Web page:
Last week I was able to meet some Kiva clients while doing borrower verifications. Shanty, one of the Kiva Coordinators, and I decided to print out their Kiva profiles and show them what the world had seen.

Although they get an explanation of what Kiva is when they sign the client waiver, many TLM clients have no knowledge of the internet. To see a printed out profile with their pictures, along with some of the faces of people who had loaned to them, was very exciting for these clients!

Fret Passu’s Group and Oliftataf 44-B Group handled the printouts as if they were gold and...

Continue Reading >>
Jul 7, 2009 KG Kyrgyzstan

Going full circle. Ferris Wheel in Bosteri, Issyk-Kul Lake Region, Kyrgyzstan

It was exactly half a year ago, on January 23rd, that I packed all of my belongings in one 30-pound backpack and left New York City for a 7 month trip to Central Asia and India. I only had a slightest idea of what the trip would wind being like and what exactly I’d be doing during all that time. I just knew that it was something that I had to try for myself, even if I couldn’t...

Continue Reading >>
Jul 7, 2009 US United States

I’ve seen the effects of poverty in many parts of the world. A year spent in Latin America couldn’t have prepared me for the crushing poverty that I saw in India. In Jaipur- the lonesome eight year old girl with a baby strapped to her back collecting garbage along the train tracks. In Mumbai- the endless lines of street dwellers sleeping alongside the highway and the horrified starved looks on their faces. The man that used one arm to pull the small remaining portion of his body across the harsh cobblestone paths of Varanasi- I could never erase that image from my memory.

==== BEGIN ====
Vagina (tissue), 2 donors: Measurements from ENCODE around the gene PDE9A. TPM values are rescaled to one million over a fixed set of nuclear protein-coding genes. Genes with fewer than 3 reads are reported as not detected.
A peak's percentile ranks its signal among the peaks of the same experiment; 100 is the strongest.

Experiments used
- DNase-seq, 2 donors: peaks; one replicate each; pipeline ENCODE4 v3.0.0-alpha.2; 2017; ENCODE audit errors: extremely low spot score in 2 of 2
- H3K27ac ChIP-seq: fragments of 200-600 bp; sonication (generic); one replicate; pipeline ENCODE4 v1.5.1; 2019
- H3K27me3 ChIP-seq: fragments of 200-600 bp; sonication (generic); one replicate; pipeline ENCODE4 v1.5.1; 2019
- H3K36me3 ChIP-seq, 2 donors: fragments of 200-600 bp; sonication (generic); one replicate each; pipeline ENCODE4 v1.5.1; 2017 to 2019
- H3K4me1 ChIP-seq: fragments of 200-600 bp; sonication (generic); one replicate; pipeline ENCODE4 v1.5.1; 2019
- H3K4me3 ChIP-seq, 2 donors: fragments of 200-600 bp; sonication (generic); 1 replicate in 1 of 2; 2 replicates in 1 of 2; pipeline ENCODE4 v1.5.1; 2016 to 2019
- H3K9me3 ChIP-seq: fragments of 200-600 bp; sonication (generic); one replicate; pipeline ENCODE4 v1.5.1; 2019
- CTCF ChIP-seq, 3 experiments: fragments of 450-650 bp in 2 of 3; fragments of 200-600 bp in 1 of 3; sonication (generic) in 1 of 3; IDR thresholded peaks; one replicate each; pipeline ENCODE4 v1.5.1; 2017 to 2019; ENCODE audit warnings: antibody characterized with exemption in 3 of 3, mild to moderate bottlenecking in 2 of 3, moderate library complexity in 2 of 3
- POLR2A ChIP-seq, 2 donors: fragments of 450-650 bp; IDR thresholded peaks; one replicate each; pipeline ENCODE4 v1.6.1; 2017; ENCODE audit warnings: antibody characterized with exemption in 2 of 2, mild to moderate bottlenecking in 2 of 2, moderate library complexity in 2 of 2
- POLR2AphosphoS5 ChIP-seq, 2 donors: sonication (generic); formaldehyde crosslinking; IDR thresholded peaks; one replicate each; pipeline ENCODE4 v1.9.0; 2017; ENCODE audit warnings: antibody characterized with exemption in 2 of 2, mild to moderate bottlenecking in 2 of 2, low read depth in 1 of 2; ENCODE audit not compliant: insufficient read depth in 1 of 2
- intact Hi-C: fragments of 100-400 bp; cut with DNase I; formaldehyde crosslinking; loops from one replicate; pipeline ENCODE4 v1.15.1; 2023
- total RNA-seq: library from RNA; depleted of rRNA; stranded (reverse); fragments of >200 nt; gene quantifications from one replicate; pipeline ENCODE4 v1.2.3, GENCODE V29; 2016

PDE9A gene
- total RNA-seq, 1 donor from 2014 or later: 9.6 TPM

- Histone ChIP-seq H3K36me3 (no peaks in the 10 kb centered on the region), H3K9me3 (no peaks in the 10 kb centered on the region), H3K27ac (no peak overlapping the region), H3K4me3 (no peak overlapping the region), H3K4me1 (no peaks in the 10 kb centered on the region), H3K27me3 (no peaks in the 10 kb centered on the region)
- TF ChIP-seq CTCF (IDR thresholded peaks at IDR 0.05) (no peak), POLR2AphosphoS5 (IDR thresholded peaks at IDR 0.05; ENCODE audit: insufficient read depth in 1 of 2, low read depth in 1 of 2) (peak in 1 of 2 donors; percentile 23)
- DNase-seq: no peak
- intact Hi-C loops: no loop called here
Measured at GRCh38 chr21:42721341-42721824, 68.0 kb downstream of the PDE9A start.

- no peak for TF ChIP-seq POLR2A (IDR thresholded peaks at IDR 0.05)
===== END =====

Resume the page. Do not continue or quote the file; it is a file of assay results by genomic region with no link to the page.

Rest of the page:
Nor can I...

Continue Reading >>
Jul 7, 2009 PE Peru

By Courtney Kemps, KF8 Peru

Recently I made the mistake of trying to visit a Kiva borrower during Peru’s countrywide transportation strike on July 8th and 9th, a mistake which had rather scary consequences (fortunately of short duration)!  Transportation associations around the country had called for the strike in response to a new law passed by the government, a law which greatly increased the fines for driving offenses such as speeding or running a red light.  Many people felt that the law was unfair because the fines were out of proportion to people’s salaries: those who...

Continue Reading >>
Jul 7, 2009 GH Ghana

By Nancy Tuller,

Kiva Fellow Class 8, Ghana, Africa

As a Kiva Fellow in Ghana, Africa, I have been working with Sinapi Aba Trust (SAT), established in 1994 and based in Kumasi, the heart of the Ashanti region.  Sinapi Aba, as the non-governmental organization (NGO) is often referred to, has a vision of dedication to the building of a nation in which the strong help the weak and people’s dignity is maintained through their own efforts at providing for themselves, their families, and their community.  The NGO aims to do this through the provision of both financial and non-...

Continue Reading >>

Pages